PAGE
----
The Eco Elise – utilizing hemp, solar power & a whole lot more.


The new Lotus Eco Elise makes its official debut at the London Motor Show today. See BBC video.

The Eco Elise uses a host of sustainable materials to make up the body and trim, including hemp, “eco wool,” sisal and a new high-tech, water-based paint that can be applied by hand. It’s fitted with a set of flexible solar panels on the hard top to help power the electrical systems, reducing the drain on the engine and improving efficiency. There is a new green shift light on the instrument panel that assists drivers in maximizing fuel efficiency.

All of these elements reduce the Eco Elise’s footprint throughout its lifecycle, limit the amount of energy used during production. Lotus looked to reduce the car’s environmental impact by focusing on how it is made as well as how it performs:


  1. Creating cleaner manufacturing processes
  2. Using sustainable materials
  3. Reducing carbon impact of logistics


  1. Developing renewable energy generation
  2. Promoting efficient driving techniques
  3. Reducing vehicle weight to improve fuel efficiency

Mike Kimberley, CEO of Group Lotus plc commented “This Eco Elise is a great example of the advanced and affordable green technologies Lotus is developing. We are at the cutting edge of environmental technology and are determined to push forward with our green agenda.

Dramatic improvements to the culture and operations at Lotus has rewarded the company with staggering reductions in energy (Electricity 14%, Gas 30%) and water (11%) consumed across the Hethel headquarters in 2007, compared to 2006. These advances have coincided with improvements in recycling, with 57% of waste product now being recycled.

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7 Responses to The Eco Elise – utilizing hemp, solar power & a whole lot more.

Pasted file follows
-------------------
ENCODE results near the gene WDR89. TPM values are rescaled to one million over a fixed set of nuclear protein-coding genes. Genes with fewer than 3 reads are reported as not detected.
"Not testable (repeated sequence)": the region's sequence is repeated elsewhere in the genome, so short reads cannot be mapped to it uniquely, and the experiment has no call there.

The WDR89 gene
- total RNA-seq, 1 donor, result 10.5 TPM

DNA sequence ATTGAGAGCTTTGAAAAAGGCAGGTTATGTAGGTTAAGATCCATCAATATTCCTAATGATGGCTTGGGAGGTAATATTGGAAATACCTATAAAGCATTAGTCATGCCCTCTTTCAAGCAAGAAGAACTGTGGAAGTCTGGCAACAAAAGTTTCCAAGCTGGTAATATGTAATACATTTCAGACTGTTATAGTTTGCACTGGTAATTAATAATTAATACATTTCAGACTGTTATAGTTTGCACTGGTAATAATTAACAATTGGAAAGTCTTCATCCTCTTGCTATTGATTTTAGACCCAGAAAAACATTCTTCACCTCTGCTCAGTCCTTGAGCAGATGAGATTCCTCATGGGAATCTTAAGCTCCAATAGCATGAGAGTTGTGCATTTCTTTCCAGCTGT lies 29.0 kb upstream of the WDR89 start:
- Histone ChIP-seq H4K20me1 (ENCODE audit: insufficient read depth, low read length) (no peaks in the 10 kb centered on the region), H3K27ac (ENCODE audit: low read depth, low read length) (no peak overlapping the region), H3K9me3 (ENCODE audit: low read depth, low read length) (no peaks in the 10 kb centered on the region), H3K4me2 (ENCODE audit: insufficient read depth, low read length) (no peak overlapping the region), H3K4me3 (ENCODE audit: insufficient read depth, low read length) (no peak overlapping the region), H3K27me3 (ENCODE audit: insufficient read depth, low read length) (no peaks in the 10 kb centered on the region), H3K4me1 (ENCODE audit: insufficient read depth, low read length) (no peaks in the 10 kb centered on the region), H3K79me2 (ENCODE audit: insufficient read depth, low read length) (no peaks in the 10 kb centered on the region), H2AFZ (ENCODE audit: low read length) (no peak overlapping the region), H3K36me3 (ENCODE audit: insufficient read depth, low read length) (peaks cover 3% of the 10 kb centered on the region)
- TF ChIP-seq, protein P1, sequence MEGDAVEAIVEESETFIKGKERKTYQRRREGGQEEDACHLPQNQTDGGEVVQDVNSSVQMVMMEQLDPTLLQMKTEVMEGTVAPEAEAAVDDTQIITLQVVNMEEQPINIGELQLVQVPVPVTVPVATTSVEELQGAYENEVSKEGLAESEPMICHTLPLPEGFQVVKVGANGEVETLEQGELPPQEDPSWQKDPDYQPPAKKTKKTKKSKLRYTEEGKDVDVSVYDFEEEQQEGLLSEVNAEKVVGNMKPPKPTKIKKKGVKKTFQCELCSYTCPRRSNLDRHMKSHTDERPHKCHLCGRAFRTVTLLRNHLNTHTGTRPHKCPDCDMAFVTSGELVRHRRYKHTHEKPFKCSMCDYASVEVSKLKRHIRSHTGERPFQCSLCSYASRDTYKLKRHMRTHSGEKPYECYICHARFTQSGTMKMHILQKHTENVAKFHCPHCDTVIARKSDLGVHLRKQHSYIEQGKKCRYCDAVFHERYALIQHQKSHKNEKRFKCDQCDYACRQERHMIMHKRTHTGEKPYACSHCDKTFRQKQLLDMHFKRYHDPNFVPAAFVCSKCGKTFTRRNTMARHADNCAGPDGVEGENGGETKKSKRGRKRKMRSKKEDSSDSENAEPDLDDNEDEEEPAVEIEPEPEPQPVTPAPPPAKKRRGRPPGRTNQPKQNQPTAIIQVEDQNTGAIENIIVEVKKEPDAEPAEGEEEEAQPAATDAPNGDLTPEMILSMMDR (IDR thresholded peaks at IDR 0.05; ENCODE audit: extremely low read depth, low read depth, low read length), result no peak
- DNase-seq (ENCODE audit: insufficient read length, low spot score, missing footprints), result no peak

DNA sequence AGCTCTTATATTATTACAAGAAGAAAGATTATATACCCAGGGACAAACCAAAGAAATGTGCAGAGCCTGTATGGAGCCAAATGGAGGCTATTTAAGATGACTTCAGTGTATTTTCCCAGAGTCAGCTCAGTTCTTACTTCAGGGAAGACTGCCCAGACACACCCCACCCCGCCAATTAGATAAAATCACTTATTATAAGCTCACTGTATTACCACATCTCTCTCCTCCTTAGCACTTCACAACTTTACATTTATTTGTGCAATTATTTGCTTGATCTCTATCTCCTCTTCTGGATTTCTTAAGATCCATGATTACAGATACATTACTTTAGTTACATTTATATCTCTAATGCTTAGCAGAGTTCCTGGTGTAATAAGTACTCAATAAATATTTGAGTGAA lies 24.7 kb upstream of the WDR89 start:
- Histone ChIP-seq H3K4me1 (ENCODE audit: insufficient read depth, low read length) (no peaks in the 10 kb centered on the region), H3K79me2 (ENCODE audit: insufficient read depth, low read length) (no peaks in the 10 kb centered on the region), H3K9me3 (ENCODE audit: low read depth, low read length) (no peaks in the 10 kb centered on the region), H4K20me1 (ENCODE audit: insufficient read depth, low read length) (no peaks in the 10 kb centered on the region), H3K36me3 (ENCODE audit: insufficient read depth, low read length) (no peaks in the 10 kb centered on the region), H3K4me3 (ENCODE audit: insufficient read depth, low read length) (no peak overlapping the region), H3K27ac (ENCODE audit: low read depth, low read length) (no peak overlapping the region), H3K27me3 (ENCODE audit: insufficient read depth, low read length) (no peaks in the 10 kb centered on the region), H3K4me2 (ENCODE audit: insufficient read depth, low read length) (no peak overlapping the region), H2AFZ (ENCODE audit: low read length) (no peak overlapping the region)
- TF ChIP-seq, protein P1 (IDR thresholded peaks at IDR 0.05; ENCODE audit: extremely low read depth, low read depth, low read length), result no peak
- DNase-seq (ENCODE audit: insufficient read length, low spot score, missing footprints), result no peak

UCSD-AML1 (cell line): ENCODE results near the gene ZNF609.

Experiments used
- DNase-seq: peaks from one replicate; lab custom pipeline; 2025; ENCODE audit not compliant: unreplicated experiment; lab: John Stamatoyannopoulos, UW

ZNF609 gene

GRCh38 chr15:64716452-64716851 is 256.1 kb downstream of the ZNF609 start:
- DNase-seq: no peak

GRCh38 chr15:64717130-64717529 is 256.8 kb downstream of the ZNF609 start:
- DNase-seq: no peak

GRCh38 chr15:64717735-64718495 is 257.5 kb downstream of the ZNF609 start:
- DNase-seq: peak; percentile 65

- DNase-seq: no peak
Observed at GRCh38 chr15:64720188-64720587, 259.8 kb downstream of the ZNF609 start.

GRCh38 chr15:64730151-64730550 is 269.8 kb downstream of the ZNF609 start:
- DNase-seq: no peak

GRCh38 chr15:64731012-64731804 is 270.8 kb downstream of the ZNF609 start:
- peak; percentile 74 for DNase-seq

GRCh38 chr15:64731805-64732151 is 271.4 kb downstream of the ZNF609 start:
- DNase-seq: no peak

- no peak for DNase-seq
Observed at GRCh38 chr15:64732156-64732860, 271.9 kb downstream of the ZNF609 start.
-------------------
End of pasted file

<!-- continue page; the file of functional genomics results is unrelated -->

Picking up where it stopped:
1. the Grit says:


    That’s a mighty fine looking car, but Lotus has always had a way with outward design. Your post also reminds me to write, yet another, letter to my elected representatives on the matter of legalizing the kind of hemp that’s not for smoking. Our politicians, in case you can’t tell from a distance, are twits.

    As to the integrated solar cells, I kind of doubt that they’ll help while the motor is running, as the power loss due to running the alternator is trivial in even a modest sized engine. It would, however, be mighty nice if it could power the ventilation system while the car is parked on a hot day without running the battery down.

    the Grit

  2. Christopher Paul Seyer says:

    This in itself is a beautiful thing.

  3. Christopher Paul Seyer says:


  4. Pete Smith says:

    Shame Lotus don’t acknowledge the contribution that Henry Ford made in pioneering the use of sustainable materials in car construction. As far back as 1910 he was experimenting with the use of agricultural waste materials in manufacturing car components, and went on to produce panels and other parts from soy plastic and hemp. His prototype Plastic Car was launched in 1941, with a weight 2/3 that of a conventional car.

  5. matt says:

    Very interesting Pete. Hard to know what cars should be made of really as all options impact the environment. Was watching some of Unreported World on Channel 4 last night. GM soya farming is spreading quickly in places like Paraquay and the effects on families living nearby from chemical sprays has been devastating on children and birth defects.

    Nothing is ever what it seems from our cosy urban metropolis 1000s of miles away.

  6. Pete Smith says:

    As I understand it, Henry Ford was motivated by a desire to use agricultural waste products, rather than resources grown for the purpose. His soy plastics used a base of soya meal, i.e. the residue after the beans have been crushed or ground and the oil extracted with a hydrocarbon solvent.

  7. matt says:

    Very interesting. I note from your article link that a number of materials went into the mix;

    Fillers, up to 50 to 60 percent, provided additional cellulose fibres, from HEMP, wood flour or pulp from sprice or pine, cotton, flax, ramie even wheat. The final mix was about 70 percent cellulose and 10 to 20 percent soy meal. When additional strength became necessary, glass fiber was also used.

    Certainly he was very serious about this approach;

    Soy meal plastics were used for a steadily increasing number of automobile parts- glove-box doors, gear-shift knobs, horn buttons, accelerator pedals, distributor heads, interior trim, steering wheels, dashboard panels, and eventually a prototype exterior rear-deck lid. Finally Ford gave the go-ahead to produce a completely prototype “plastic car,” including an entire plastic body.

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